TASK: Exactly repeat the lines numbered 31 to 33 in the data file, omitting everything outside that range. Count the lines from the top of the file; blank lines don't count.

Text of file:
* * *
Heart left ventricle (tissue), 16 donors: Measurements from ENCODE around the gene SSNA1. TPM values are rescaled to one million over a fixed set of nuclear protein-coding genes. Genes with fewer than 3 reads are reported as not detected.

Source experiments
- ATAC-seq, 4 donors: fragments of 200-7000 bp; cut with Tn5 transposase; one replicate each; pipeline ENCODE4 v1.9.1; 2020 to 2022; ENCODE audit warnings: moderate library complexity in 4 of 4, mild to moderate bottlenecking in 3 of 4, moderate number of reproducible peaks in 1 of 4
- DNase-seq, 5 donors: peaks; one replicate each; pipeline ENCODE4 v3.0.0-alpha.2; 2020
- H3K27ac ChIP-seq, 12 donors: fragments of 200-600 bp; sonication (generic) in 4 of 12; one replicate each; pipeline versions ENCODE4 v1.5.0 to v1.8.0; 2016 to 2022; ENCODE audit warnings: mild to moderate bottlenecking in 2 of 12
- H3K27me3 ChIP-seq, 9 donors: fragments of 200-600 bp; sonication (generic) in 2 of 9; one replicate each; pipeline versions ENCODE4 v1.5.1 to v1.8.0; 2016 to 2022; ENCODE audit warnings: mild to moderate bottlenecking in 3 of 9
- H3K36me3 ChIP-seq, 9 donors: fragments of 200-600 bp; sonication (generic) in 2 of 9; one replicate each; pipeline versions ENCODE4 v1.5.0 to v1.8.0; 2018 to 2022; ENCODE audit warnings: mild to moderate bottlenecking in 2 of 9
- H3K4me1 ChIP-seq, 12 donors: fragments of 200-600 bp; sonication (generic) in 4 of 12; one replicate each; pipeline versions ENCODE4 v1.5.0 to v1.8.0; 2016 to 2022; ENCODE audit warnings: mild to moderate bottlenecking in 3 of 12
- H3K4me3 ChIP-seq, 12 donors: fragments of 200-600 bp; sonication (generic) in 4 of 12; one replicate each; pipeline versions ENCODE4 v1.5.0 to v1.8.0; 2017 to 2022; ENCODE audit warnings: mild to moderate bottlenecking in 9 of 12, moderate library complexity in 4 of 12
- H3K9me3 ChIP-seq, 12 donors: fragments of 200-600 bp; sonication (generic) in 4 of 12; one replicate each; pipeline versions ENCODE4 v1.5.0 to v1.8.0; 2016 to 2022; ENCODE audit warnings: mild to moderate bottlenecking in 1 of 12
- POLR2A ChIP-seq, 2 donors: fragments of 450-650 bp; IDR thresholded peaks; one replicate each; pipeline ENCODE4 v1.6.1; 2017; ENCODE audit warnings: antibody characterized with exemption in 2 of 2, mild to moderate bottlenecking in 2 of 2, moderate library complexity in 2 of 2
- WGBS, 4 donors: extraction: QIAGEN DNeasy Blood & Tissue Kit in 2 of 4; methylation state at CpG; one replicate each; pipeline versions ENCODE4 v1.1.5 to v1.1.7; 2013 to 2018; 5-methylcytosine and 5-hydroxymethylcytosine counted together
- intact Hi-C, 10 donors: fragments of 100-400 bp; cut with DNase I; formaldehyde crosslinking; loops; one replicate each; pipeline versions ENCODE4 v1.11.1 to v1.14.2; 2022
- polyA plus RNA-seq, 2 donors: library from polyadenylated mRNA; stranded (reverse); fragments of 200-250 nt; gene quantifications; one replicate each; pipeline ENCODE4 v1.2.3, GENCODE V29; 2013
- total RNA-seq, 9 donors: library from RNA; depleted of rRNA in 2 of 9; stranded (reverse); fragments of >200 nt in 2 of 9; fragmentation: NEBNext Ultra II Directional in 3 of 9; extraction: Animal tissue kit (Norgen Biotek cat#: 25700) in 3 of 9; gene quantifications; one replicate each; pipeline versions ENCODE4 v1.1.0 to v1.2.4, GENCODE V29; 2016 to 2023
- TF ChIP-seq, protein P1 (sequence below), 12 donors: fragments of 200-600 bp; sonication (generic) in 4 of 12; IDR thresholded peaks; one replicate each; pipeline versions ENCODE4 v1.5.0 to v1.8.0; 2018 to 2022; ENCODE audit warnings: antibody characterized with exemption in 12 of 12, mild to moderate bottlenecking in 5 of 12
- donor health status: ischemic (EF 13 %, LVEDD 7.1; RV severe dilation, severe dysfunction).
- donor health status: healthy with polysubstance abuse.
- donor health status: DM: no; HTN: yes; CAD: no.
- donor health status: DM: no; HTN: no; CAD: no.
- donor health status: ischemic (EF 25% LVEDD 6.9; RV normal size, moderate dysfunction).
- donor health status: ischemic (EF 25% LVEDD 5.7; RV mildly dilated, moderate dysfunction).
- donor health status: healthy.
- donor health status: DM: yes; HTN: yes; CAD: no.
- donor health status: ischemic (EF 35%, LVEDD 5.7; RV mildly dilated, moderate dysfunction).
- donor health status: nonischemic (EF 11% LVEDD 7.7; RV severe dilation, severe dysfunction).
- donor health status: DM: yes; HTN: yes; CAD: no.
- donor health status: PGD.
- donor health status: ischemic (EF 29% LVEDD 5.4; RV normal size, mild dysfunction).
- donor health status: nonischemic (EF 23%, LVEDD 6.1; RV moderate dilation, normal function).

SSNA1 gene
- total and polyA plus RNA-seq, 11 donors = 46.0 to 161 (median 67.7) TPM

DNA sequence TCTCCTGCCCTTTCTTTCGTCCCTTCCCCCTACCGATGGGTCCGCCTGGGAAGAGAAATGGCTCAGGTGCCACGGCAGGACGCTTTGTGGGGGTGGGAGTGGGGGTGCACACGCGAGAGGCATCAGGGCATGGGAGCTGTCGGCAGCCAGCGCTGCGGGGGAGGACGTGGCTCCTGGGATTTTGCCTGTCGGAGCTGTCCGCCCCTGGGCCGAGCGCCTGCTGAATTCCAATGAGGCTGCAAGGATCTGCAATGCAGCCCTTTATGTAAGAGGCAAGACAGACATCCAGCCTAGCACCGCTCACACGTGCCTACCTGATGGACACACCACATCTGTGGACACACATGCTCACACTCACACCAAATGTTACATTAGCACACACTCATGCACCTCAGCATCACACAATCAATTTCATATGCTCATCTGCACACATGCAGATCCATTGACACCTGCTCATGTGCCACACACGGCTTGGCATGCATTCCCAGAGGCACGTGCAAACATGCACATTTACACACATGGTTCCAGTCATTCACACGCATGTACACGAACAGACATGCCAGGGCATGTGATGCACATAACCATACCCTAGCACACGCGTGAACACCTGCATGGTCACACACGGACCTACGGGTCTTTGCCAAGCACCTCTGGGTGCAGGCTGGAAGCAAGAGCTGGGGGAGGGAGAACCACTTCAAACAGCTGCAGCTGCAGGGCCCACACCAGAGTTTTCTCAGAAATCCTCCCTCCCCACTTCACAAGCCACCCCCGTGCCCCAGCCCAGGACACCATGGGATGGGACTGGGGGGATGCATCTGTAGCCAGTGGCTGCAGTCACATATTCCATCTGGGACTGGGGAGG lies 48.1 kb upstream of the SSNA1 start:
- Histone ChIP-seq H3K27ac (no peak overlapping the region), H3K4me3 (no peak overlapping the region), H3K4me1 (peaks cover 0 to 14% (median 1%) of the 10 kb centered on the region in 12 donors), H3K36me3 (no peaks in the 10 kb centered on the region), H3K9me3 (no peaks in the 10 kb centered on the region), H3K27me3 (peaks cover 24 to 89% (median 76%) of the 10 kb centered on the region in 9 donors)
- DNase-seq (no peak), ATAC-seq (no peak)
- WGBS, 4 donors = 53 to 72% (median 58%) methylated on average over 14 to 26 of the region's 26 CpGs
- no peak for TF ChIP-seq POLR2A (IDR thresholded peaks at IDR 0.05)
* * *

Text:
SSNA1 gene
- total and polyA plus RNA-seq, 11 donors = 46.0 to 161 (median 67.7) TPM

DNA sequence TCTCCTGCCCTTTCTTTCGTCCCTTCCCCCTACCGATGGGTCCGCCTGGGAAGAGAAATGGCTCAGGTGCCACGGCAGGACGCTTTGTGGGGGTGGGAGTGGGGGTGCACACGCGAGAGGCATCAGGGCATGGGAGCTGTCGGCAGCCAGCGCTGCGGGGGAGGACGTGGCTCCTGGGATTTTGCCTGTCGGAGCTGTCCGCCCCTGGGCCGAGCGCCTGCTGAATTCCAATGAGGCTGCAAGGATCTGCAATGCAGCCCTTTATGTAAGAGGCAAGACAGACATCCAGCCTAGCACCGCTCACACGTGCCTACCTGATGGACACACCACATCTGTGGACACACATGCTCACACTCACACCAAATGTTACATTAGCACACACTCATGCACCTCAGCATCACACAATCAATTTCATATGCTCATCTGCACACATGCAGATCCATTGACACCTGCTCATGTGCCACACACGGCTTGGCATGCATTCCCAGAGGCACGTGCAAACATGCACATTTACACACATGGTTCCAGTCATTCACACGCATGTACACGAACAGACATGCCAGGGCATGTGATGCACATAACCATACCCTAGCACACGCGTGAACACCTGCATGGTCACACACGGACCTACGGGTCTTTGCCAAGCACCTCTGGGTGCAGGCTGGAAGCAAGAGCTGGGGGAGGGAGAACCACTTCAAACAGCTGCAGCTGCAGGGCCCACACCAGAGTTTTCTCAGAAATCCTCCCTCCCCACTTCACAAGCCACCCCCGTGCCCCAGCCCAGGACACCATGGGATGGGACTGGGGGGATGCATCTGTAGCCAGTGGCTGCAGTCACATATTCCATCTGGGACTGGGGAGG lies 48.1 kb upstream of the SSNA1 start: